On our way back from Los Angeles, driving on the interstate I-5, arguably the dullest interstate I have ever seen, we always have to change the car’s air circulation mode to stop the outside air from coming in whenever we pass this humungous herd of beef cattle which is located right next to the freeway near Kettleman City, known as the Harris Ranch.
I guess everyone who has driven on I-5 simply cannot miss this “pleasant scene”. And every time I have passed these pitiful cows, it simply fills me with utter grief and sorrow. There are typically a hundred thousand cattle at this lot, clogged right next to each other, with their knees and below covered in their own feces, in a tiny patch of land, standing there, be it rain or shine, with hardly any shelter to protect them. This “farming” for beef makes me ponder why is it that people are ready to eat regardless of the suffering?
The Harris Ranch site is a proof of cruelty to animals and also highlights that meat eating in this modern world is such a pedestrian delight. Years ago, back in India, eating non-vegeterian dishes was considered a supreme delicacy and, to be honest, a very expensive affair. I still remember so vividly how happy I was when chicken curry would be cooked in our house – the whole experience was such a gala affair. My brother and I would not be able to contain our excitement as we too were equally involved in the process of its making. My mother does not eat nor even touch chicken but was generous enough to make it, and she left no stones unturned making it with the utmost perfection! This “glorious” event used to happen probably twice a year – much to my brother’s and my dismay. The reason being the expense of the meat.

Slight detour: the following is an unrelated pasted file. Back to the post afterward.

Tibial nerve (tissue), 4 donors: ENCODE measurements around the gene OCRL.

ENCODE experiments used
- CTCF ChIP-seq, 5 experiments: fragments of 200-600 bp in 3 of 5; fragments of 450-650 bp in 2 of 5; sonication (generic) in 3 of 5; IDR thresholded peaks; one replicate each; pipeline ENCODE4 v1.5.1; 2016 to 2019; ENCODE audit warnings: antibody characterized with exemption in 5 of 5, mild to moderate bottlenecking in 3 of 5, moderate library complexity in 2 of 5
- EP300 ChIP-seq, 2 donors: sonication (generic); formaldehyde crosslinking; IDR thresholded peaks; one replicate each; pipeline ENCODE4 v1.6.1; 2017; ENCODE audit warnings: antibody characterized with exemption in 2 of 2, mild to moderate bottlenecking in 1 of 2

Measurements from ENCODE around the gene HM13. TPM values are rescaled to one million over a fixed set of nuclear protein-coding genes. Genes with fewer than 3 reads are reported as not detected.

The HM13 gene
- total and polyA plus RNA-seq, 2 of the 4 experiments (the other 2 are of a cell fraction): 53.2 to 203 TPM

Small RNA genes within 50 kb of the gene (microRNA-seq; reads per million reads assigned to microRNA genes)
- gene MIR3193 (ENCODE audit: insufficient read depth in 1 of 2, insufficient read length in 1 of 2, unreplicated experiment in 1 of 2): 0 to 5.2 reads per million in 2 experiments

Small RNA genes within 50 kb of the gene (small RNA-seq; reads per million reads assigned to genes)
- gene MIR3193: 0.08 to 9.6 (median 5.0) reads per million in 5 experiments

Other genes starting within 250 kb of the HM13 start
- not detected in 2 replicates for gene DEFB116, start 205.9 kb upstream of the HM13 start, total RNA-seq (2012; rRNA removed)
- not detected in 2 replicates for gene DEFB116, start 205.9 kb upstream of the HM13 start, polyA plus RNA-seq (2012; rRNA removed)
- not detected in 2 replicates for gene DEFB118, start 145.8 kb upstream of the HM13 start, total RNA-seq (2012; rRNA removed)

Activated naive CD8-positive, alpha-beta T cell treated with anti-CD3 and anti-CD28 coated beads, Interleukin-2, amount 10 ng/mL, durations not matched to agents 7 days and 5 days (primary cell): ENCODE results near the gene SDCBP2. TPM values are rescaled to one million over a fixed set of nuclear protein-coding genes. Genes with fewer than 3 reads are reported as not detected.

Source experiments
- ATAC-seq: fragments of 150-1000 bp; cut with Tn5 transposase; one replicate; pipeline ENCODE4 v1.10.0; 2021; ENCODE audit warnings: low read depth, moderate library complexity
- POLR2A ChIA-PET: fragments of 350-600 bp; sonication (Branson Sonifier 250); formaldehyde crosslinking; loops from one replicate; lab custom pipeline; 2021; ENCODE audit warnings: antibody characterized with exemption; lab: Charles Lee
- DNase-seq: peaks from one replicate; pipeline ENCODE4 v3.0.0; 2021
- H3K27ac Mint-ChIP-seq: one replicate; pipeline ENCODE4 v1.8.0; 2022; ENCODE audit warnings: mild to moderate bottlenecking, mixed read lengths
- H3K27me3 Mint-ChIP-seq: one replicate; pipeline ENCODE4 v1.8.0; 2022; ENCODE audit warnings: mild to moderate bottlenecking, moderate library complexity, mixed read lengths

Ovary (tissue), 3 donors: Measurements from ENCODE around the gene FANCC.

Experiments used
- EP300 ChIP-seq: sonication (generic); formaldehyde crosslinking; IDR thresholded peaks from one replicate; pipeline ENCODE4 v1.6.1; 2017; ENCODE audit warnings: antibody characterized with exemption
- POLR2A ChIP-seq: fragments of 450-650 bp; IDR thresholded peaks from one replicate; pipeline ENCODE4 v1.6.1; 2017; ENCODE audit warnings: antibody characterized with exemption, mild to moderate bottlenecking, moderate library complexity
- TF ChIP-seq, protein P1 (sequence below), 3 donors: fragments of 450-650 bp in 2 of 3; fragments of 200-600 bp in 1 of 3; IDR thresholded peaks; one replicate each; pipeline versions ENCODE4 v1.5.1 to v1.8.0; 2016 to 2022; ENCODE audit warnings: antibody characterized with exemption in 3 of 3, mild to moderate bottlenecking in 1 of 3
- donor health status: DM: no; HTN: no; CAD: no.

On the contrary, here in the U.S., chicken and cauliflower are sold at the same price per pound. How could the life of a living animal, a life aware of all the five senses in its body, a life that goes through birth, youth, happiness, pain and all the emotions, cost the same as a vegetable? This is only possible when animals are raised and dumped as a bag of potatoes, and finally when the animals are delectably “ripe” they are mercilessly butchered (many are electrically stunned before being killed so that they don’t realize their oncoming fate). This assembly-line kind of animal farming has consequently brought down the cost of meat so drastically that eating a living being has become mundane. This is definitely not an answer to feed a population!
The animal in such farms lives its entire lifetime in extreme chaos, it is deprived of all the basic decencies of life, and simply waits mindlessly for its turn, one final day. We simply cannot exploit their innocence and naivety, though it gives me some solace knowing that these animals are not intelligent enough to ever realize it.
This cruel and inhumane way of animal farming has to be stopped. Farming sites have to provide animals their basic rights – freedom of movement, hygiene and should be naturally fed. They cannot be medically or electrically stunned or given harmful steroids to artificially and rapidly gain weight that birds can’t even fly. Meat prices would sky rocket and eating a beef burger will rightfully be a delicacy the same way eating Beluga Caviar is, hunt it or farm it, but the produce is rare.
I am not a proponent of be-a-vegetarian, but going to Safeway and spending more money on capsicum and less on a pound of chicken does leave me baffled and eventually saddened.